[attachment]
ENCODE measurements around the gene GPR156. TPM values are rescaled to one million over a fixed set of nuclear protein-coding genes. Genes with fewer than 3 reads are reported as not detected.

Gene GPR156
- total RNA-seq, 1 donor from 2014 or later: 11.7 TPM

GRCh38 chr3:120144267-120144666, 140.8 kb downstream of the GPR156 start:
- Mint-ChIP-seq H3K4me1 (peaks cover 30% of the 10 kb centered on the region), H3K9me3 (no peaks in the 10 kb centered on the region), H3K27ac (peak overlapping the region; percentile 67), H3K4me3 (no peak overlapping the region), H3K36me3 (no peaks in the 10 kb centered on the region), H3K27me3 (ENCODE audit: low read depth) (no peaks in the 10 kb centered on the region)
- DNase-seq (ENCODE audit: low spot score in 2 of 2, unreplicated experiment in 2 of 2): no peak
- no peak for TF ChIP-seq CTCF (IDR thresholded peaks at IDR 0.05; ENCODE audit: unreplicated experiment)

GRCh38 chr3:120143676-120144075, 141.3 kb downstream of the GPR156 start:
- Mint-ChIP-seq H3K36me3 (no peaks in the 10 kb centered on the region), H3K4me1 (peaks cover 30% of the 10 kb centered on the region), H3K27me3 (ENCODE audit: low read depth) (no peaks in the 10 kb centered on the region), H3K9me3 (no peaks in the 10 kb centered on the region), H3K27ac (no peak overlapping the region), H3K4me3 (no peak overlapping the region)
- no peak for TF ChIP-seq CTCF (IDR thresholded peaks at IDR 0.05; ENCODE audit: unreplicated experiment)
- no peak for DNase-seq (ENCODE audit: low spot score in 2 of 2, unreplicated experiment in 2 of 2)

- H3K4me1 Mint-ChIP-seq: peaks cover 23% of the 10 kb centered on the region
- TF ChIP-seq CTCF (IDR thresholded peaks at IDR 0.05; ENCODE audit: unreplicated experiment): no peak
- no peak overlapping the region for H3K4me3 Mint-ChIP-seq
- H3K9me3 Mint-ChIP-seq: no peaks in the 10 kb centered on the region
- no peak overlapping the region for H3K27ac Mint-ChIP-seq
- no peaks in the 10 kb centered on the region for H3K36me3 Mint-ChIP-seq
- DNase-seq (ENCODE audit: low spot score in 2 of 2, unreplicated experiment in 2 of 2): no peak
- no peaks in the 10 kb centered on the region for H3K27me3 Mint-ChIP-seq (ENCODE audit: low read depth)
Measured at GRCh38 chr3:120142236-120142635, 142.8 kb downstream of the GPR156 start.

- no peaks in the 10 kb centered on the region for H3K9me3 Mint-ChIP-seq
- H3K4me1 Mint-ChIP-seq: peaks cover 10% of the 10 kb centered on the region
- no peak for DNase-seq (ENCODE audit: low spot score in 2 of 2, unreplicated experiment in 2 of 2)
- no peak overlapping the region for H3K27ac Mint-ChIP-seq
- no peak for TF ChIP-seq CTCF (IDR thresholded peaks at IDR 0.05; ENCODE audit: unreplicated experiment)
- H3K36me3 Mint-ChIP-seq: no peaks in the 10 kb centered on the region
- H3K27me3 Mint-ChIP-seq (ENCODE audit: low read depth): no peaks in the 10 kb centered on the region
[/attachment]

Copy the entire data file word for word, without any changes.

ENCODE measurements around the gene GPR156. TPM values are rescaled to one million over a fixed set of nuclear protein-coding genes. Genes with fewer than 3 reads are reported as not detected.

Gene GPR156
- total RNA-seq, 1 donor from 2014 or later: 11.7 TPM

GRCh38 chr3:120144267-120144666, 140.8 kb downstream of the GPR156 start:
- Mint-ChIP-seq H3K4me1 (peaks cover 30% of the 10 kb centered on the region), H3K9me3 (no peaks in the 10 kb centered on the region), H3K27ac (peak overlapping the region; percentile 67), H3K4me3 (no peak overlapping the region), H3K36me3 (no peaks in the 10 kb centered on the region), H3K27me3 (ENCODE audit: low read depth) (no peaks in the 10 kb centered on the region)
- DNase-seq (ENCODE audit: low spot score in 2 of 2, unreplicated experiment in 2 of 2): no peak
- no peak for TF ChIP-seq CTCF (IDR thresholded peaks at IDR 0.05; ENCODE audit: unreplicated experiment)

GRCh38 chr3:120143676-120144075, 141.3 kb downstream of the GPR156 start:
- Mint-ChIP-seq H3K36me3 (no peaks in the 10 kb centered on the region), H3K4me1 (peaks cover 30% of the 10 kb centered on the region), H3K27me3 (ENCODE audit: low read depth) (no peaks in the 10 kb centered on the region), H3K9me3 (no peaks in the 10 kb centered on the region), H3K27ac (no peak overlapping the region), H3K4me3 (no peak overlapping the region)
- no peak for TF ChIP-seq CTCF (IDR thresholded peaks at IDR 0.05; ENCODE audit: unreplicated experiment)
- no peak for DNase-seq (ENCODE audit: low spot score in 2 of 2, unreplicated experiment in 2 of 2)

- H3K4me1 Mint-ChIP-seq: peaks cover 23% of the 10 kb centered on the region
- TF ChIP-seq CTCF (IDR thresholded peaks at IDR 0.05; ENCODE audit: unreplicated experiment): no peak
- no peak overlapping the region for H3K4me3 Mint-ChIP-seq
- H3K9me3 Mint-ChIP-seq: no peaks in the 10 kb centered on the region
- no peak overlapping the region for H3K27ac Mint-ChIP-seq
- no peaks in the 10 kb centered on the region for H3K36me3 Mint-ChIP-seq
- DNase-seq (ENCODE audit: low spot score in 2 of 2, unreplicated experiment in 2 of 2): no peak
- no peaks in the 10 kb centered on the region for H3K27me3 Mint-ChIP-seq (ENCODE audit: low read depth)
Measured at GRCh38 chr3:120142236-120142635, 142.8 kb downstream of the GPR156 start.

- no peaks in the 10 kb centered on the region for H3K9me3 Mint-ChIP-seq
- H3K4me1 Mint-ChIP-seq: peaks cover 10% of the 10 kb centered on the region
- no peak for DNase-seq (ENCODE audit: low spot score in 2 of 2, unreplicated experiment in 2 of 2)
- no peak overlapping the region for H3K27ac Mint-ChIP-seq
- no peak for TF ChIP-seq CTCF (IDR thresholded peaks at IDR 0.05; ENCODE audit: unreplicated experiment)
- H3K36me3 Mint-ChIP-seq: no peaks in the 10 kb centered on the region
- H3K27me3 Mint-ChIP-seq (ENCODE audit: low read depth): no peaks in the 10 kb centered on the region